Groundbreaking surgery makes history in Bloem

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Prof. Francis Smit, Dr Danie Buys, and Prof. Stephen Brown are part of the congenital cardiac team of the Universitas Academic Hospital that recently made history when they performed a first of its kind surgery in Central South Africa.

History was made in Bloemfontein when the congenital cardiac team of the Universitas Academic Hospital performed a unique and highly specialised procedure on a 23-year-old male from Sasolburg last Tuesday.
The patient presented with uncontrolled high blood pressure and was diagnosed with a rare congenital disorder, called an Interrupted Aorta. The 23-year-old’s congenital condition had not been diagnosed since birth. Huge collateral blood vessels supplying the lower body allowed for normal development throughout his life and only his high blood pressure was a clue to his underlying condition. The arteries were large and numerous in the vicinity of the interruption and the risk of a fatal haemorrhage was extremely high and had to be reckoned with in a surgical approach.
A complete team, consisting of paediatric cardiologists (Dr Danie Buys and Prof. Stephen Brown), adult cardiologist (Dr Derek Aucamp), cardiothoracic surgeon (Prof. Francis Smit) and anaesthesiologist (Dr Pieter de Wet), all from the UFS School of Medicine, were assembled to help the patient. After careful investigation, using technologically advanced scans with 3-dimensional reconstructions, it was decided to attempt a percutaneous intervention via the vessels in the groin. Rare cases have been reported in the rest of the world using this technique, however, it had never been performed in Central South Africa.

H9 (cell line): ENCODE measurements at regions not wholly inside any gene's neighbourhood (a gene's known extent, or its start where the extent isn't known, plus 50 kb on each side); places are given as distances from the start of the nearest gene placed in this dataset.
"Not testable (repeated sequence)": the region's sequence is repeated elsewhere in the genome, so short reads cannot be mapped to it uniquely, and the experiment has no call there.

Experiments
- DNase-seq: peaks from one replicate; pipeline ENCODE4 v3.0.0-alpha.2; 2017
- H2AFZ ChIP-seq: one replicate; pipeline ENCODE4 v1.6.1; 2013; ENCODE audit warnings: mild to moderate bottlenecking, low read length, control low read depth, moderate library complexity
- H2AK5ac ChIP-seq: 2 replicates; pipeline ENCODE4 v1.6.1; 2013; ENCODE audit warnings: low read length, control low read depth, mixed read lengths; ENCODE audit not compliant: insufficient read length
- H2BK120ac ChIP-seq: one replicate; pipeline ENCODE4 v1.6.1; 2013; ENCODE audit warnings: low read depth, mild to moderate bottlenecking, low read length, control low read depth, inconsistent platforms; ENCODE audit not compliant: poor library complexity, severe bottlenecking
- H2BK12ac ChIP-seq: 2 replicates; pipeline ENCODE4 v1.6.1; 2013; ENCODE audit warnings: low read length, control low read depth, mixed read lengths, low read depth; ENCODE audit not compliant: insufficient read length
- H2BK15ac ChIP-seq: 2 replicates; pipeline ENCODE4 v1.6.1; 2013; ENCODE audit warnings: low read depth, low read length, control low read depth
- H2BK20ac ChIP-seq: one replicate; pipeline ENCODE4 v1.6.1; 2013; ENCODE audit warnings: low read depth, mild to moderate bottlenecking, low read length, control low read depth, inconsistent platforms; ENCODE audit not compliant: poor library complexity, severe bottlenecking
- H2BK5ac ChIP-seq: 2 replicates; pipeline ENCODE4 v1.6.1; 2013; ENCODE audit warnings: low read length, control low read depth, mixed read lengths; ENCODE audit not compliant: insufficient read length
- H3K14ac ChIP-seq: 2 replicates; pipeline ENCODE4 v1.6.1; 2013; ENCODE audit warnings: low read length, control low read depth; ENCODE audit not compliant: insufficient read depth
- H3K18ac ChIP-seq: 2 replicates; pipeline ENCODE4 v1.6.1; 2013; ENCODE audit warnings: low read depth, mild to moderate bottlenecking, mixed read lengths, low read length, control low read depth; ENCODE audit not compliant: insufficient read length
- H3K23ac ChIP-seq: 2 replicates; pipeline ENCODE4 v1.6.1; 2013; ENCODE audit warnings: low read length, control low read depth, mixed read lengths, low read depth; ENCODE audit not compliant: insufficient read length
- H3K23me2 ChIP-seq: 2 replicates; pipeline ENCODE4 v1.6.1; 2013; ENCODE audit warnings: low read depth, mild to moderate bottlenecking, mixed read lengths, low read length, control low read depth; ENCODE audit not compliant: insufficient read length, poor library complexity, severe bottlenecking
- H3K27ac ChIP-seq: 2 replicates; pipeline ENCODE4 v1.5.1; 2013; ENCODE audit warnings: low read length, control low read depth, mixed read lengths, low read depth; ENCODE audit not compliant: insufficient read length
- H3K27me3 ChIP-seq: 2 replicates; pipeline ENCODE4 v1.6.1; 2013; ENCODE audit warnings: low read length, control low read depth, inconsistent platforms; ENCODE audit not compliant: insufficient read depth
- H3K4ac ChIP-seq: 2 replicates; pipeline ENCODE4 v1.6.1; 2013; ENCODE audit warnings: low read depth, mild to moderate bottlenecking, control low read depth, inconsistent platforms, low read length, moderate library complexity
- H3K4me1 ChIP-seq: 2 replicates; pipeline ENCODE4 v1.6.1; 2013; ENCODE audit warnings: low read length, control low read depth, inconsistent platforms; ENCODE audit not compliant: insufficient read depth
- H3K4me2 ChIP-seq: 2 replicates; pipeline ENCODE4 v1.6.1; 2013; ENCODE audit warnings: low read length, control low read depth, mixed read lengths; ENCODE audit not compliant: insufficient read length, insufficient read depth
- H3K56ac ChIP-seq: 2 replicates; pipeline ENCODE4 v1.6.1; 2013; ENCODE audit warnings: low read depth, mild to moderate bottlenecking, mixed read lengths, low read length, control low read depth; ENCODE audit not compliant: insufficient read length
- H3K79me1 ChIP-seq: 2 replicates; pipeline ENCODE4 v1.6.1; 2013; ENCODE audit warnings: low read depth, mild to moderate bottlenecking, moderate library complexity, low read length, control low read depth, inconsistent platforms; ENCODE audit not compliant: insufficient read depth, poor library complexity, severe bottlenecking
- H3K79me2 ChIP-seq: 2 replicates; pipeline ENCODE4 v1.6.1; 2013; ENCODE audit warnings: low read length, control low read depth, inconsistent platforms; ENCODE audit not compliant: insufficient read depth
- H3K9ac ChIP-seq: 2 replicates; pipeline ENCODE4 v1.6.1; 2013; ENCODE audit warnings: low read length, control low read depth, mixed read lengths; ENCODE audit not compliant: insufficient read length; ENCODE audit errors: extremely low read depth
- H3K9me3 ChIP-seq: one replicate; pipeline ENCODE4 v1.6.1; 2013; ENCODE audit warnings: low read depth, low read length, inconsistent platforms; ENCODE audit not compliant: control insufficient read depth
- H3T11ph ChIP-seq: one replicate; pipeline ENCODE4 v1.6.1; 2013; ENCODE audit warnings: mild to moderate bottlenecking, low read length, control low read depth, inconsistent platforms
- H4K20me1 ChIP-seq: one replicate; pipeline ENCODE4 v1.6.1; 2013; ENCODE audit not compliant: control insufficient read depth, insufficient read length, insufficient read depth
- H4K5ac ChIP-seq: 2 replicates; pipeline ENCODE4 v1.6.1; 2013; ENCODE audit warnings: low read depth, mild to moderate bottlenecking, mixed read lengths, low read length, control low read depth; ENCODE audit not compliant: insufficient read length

The whole team, which included perfusionists and clinical technologists, were assembled for the procedure, which was carried out in the ultra-modern hybrid paediatric catheterisation laboratory suite of the Paediatric Cardiology Unit at Universitas Academic Hospital. The patient was catheterised from the arm by Aucamp and a snare was placed at the blind end of the proximal aorta to act as a “bulls-eye” to aim for. Buys and Brown, the paediatric cardiology team, then placed a catheter from the femoral artery in the groin, into the blind ending lower aorta. Using a dedicated radio frequency perforation system, a thin (0.020 inch) wire was used to burn through into the adjacent aorta. This technique requires skill and precision. A small channel was then created, using a balloon for the placement of a stent. The special stent with an outer cover of surgical waterproof fabric was then advanced within a 4mm long sheath and subsequently inflated to 12mm by a special balloon. As a result, the integrity and continuity of the aorta were safely and successfully restored. The whole procedure was performed under surgical cover in case of injury to the aorta during the procedure.
The patient could go home after 24 hours with a markedly improved blood pressure and a lot less medication. The patient commented how impressed he was by the highly specialised care he had received as a public sector patient and is looking forward to not taking five different drugs to control his blood pressure anymore!

First angiogram showing two blind ending vessels.
First angiogram showing two blind ending vessels.
Snare as target in proximal aorta, wire in position before burning through.
Snare as target in proximal aorta, wire in position before burning through.
Wire burned through into proximal aorta.
Wire burned through into proximal aorta.
Balloon inflated to make space for stent.
Balloon inflated to make space for stent.
Stent being inflated.
Stent being inflated.
Final result, continuity restored.
Final result, continuity restored.